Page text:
• Engage regional teachers of the year in education policy making through the Teacher Advisory Council.
  • Encourage participation by every school in the state so that all Tennessee teachers may be recognized and rewarded.
  • Build a network of local and state corporate sponsors.
  • Provide a network for teachers to share effective practices.
  • Encourage a sense of professionalism in teaching.
  • Encourage greater participation in building a strong community-school partnership.
Each district in the state may submit one nominee for the state-level award. As part of this process, Oak Ridge Schools seeks teacher candidates from each school in the district. Oak Ridge would like to congratulate the school-level winners nominated by their principals and peers for the 2018-2019 application.
  • Linda Dalton, Oak Ridge Schools Preschool
  • Lauren Blair, Glenwood Elementary
  • Lisa Buckner, Linden Elementary
  • Donna Grove, Willow Brook Elementary
  • Michael Martin, Woodland Elementary
  • Steve Reddick, Jefferson Middle
  • Bob O'Connor, Robertsville Middle
  • Donna Gilbert, Secret City Academy
  • Leslie Shelton, Oak Ridge High School


NASA FOSTERS STEM EDUCATION THROUGH 
CUBESAT CLASS IN OAK RIDGE

NASA's Marshall Space Flight Center in Huntsville, Alabama, is on a mission to inspire young minds to become the next generation of critical thinkers. Engaging students in space exploration encourages learning in science, technology, engineering and mathematics (STEM) in a way that fosters hands-on learning and discovery.

"As more states incorporate STEM-focused education into their standards, we assist teachers by developing curriculum support materials that help them meet the standards while making learning fun for their students," said Susan Currie, education specialist at Marshall.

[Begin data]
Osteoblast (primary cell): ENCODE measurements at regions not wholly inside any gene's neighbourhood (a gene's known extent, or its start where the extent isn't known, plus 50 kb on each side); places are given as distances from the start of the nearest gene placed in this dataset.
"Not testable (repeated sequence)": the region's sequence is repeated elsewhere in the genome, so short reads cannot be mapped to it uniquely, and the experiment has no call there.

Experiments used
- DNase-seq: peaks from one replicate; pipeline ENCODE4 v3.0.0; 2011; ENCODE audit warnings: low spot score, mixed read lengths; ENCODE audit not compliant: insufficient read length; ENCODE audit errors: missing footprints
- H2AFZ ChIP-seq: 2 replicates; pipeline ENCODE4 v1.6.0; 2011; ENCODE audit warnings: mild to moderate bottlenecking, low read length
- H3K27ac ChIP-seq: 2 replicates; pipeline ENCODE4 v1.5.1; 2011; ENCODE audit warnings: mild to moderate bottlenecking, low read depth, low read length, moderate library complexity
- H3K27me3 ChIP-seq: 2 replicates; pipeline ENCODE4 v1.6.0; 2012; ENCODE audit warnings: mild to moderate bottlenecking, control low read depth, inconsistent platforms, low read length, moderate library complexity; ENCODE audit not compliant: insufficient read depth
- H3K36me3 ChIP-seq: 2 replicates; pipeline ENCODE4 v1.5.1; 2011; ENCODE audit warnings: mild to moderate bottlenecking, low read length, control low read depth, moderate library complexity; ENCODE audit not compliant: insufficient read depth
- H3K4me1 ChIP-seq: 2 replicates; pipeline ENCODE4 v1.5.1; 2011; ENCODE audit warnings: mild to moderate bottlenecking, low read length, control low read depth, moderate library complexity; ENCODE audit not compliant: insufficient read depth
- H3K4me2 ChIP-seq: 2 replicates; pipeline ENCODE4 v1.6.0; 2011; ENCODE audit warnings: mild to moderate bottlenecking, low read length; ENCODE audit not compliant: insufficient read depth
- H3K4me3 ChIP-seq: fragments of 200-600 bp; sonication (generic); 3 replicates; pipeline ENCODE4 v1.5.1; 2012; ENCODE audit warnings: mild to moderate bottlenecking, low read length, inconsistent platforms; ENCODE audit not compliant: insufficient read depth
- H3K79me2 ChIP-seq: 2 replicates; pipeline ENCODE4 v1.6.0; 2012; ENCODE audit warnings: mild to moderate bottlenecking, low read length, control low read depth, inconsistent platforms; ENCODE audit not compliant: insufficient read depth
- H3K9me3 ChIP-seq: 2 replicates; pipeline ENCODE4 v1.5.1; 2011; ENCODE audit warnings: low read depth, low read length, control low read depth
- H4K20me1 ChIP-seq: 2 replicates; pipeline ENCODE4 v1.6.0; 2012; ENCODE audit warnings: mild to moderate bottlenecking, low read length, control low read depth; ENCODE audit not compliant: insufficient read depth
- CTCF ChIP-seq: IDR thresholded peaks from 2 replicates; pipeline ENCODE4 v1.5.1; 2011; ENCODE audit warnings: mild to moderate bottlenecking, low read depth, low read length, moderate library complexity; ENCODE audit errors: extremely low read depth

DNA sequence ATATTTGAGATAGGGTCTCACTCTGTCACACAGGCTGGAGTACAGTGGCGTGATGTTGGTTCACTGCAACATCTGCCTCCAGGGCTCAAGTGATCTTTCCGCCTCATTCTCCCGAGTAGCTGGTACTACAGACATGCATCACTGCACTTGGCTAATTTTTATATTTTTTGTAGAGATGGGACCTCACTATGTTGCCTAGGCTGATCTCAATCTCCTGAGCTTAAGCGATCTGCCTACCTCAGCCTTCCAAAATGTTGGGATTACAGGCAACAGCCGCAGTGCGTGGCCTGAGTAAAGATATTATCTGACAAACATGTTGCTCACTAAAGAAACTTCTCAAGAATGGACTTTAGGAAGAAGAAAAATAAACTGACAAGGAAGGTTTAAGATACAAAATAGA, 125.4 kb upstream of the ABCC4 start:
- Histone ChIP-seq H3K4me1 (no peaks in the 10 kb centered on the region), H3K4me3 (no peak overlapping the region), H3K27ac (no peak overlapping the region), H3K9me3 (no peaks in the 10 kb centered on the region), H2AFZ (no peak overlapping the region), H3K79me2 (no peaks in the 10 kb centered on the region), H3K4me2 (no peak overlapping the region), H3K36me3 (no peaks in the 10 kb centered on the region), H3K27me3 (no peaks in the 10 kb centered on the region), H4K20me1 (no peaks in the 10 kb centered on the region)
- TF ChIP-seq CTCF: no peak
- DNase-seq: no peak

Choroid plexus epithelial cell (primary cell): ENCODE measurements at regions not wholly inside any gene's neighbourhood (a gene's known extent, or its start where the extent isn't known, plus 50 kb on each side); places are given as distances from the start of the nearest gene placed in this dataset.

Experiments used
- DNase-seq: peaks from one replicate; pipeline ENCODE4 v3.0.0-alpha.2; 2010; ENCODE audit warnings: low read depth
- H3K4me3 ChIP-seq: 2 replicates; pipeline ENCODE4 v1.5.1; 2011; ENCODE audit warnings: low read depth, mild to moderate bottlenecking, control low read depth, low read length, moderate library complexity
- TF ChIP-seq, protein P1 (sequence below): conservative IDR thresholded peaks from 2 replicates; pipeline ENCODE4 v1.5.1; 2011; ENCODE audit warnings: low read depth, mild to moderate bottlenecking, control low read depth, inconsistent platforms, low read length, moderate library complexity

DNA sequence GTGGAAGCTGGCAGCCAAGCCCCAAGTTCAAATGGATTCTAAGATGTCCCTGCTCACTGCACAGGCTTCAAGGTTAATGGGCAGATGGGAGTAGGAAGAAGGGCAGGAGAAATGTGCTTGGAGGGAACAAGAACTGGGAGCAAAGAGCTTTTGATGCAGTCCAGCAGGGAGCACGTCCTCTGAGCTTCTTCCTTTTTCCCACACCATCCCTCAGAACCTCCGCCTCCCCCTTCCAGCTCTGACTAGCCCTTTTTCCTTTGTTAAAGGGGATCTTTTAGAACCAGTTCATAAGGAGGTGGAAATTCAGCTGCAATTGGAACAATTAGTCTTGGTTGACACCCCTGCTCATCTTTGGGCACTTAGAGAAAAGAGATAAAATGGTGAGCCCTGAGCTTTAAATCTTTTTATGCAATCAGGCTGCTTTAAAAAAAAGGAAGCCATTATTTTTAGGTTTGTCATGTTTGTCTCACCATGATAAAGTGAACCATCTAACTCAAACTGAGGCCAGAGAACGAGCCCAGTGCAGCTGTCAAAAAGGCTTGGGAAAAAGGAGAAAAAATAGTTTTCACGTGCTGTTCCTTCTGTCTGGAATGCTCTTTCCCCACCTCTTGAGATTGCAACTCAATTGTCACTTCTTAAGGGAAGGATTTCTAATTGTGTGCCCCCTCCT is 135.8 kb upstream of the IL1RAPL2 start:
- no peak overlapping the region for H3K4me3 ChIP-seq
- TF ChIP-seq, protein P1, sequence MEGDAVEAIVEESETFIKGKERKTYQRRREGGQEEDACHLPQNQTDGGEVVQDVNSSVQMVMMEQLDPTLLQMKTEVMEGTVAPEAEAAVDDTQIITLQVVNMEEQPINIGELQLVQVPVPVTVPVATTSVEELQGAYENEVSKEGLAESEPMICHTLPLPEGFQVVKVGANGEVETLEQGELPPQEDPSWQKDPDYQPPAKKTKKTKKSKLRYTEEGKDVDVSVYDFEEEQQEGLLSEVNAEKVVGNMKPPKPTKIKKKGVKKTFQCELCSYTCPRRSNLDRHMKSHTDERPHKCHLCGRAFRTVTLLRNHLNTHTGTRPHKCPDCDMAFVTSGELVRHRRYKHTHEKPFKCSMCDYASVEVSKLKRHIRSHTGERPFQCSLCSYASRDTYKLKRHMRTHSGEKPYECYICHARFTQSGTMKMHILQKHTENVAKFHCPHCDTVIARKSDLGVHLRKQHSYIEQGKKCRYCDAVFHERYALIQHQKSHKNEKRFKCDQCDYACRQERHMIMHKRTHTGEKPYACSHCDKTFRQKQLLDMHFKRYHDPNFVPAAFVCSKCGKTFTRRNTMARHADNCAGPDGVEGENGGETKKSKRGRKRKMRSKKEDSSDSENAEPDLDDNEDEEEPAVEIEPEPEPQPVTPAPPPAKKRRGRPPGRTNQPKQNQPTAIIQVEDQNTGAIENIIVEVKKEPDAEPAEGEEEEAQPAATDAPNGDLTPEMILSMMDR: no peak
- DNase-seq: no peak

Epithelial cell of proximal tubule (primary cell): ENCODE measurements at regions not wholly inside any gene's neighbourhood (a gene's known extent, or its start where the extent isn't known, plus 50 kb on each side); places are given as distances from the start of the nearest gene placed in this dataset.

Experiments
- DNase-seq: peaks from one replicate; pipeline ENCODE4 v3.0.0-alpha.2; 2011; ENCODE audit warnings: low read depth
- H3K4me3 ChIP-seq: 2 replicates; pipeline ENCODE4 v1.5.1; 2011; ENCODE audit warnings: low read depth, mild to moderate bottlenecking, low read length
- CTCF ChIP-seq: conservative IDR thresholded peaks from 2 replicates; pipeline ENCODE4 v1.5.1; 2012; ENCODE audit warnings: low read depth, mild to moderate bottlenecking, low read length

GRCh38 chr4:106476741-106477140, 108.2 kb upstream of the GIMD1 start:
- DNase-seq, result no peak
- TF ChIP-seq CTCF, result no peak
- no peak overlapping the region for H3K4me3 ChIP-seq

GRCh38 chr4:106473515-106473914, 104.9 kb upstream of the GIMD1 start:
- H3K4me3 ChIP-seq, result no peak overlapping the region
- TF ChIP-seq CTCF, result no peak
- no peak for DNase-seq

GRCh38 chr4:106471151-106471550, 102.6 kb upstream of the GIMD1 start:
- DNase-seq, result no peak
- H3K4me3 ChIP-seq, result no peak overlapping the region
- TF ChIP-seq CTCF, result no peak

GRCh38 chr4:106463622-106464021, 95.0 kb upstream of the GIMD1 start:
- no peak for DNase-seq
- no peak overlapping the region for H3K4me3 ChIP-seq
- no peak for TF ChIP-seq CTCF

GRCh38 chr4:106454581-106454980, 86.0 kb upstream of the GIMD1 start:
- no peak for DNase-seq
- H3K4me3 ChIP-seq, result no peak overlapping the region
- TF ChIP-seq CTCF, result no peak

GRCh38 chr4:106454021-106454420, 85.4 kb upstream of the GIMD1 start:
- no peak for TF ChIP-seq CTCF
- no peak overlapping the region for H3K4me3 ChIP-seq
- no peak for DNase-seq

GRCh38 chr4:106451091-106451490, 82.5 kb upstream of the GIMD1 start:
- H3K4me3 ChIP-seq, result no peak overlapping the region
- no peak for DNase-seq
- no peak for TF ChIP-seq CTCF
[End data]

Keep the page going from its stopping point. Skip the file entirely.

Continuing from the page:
One example of how Marshall achieves this goal is through collaboration with Oak Ridge Schools. The Academic Affairs Office staff at Marshall assisted in curriculum development that incorporated unique NASA resources, and then trained teachers to use the resources for a new elective engineering course called NASA Project-Based Learning. Additionally, Marshall engineers serve as mentors to students in the course. Patrick Hull, technical assistant for the Structural and Mechanical Design Branch of the Engineering Directorate at Marshall assisted with this collaboration in the community where he grew up.

"We sought to invest in our community and influence middle school students by exposing them to exciting STEM careers at NASA" said Hull. At many schools, this type of unique experience in STEM fields was only available in an extracurricular environment.

Students at Robertsville Middle School in Oak Ridge design a 1U CubeSat as part of an elective course developed by Robertsville Middle School teachers and NASA's Educator Professional Development Collaborative. (NASA/Oak Ridge City Schools)
Hull partnered with Robertsville Middle STEM teacher, Todd Livesay, to create a project that tasked students with designing and 3-D printing a small one-unit cube satellite, or 1U CubeSat. Once completed, the students presented their project at Marshall in front of Hull and a panel of fellow engineers. "To have had an opportunity in junior high to work with a group of engineers from NASA would have been very motivating to me," said Hull.

"The value of skills learned by our students in this program spans more than just STEM disciplines," said Holly Cross, career and technical education supervisor for the Oak Ridge City School System. "The mentors from NASA encouraged our students to talk about their project in a conversational manner rather than memorizing for a presentation. Our English teachers have commented on how their presentation skills have developed and matured as a result of their interaction with the NASA engineers."

For the 2017 class mission, students chose a cause that is near to their hearts. In 2016, wildfires ravaged communities in nearby Gatlinburg, Tennessee, taking the lives of 14 residents and leaving more than 2,500 homes and businesses damaged or destroyed. To assist Gatlinburg and other communities impacted by wildfires, the students set out to develop a CubeSat capable of deploying a camera and radio in space to observe and communicate the regrowth pattern of vegetation after a widespread fire. This information can be used to help communities regrow after destruction.